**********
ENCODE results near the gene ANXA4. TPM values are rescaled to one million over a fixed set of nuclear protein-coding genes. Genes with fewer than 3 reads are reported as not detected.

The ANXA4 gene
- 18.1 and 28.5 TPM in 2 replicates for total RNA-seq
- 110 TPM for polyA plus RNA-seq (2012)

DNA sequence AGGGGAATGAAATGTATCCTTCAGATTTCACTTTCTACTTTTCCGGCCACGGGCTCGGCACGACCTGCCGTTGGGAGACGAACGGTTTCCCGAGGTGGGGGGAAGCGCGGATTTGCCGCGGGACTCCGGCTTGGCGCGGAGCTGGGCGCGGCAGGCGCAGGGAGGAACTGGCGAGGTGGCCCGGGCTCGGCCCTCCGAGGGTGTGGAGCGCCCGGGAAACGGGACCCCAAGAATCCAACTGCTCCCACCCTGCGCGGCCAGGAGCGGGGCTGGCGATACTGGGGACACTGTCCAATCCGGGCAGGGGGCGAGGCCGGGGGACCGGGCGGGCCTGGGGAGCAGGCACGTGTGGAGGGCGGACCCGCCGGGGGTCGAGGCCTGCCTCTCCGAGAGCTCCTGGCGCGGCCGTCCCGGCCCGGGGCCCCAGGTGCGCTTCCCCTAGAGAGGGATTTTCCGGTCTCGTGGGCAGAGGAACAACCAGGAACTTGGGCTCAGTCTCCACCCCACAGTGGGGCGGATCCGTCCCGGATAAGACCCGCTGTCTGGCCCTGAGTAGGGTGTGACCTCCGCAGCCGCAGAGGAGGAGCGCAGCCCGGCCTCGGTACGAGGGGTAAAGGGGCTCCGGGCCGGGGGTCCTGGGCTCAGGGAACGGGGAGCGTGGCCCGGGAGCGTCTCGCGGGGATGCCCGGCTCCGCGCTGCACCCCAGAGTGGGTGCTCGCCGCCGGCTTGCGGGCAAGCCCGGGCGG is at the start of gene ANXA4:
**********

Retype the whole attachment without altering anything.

ENCODE results near the gene ANXA4. TPM values are rescaled to one million over a fixed set of nuclear protein-coding genes. Genes with fewer than 3 reads are reported as not detected.

The ANXA4 gene
- 18.1 and 28.5 TPM in 2 replicates for total RNA-seq
- 110 TPM for polyA plus RNA-seq (2012)

DNA sequence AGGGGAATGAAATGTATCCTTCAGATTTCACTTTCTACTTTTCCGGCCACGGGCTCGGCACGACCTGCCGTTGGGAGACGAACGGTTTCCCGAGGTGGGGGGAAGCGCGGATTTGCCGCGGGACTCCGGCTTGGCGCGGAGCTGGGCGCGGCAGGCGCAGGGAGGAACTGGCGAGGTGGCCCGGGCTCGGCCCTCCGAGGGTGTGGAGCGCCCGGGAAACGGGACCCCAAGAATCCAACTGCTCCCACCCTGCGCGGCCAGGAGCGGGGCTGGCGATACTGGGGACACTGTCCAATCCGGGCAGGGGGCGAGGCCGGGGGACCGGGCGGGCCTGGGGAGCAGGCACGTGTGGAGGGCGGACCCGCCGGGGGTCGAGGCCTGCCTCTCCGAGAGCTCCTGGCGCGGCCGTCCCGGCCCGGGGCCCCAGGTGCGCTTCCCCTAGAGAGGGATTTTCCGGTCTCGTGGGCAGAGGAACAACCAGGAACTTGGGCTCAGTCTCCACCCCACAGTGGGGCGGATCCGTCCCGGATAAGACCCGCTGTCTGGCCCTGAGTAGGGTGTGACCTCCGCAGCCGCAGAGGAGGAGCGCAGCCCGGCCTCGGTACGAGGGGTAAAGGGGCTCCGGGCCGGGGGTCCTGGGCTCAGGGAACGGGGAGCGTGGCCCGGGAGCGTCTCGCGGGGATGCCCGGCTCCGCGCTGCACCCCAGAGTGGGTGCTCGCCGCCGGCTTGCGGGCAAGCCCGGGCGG is at the start of gene ANXA4: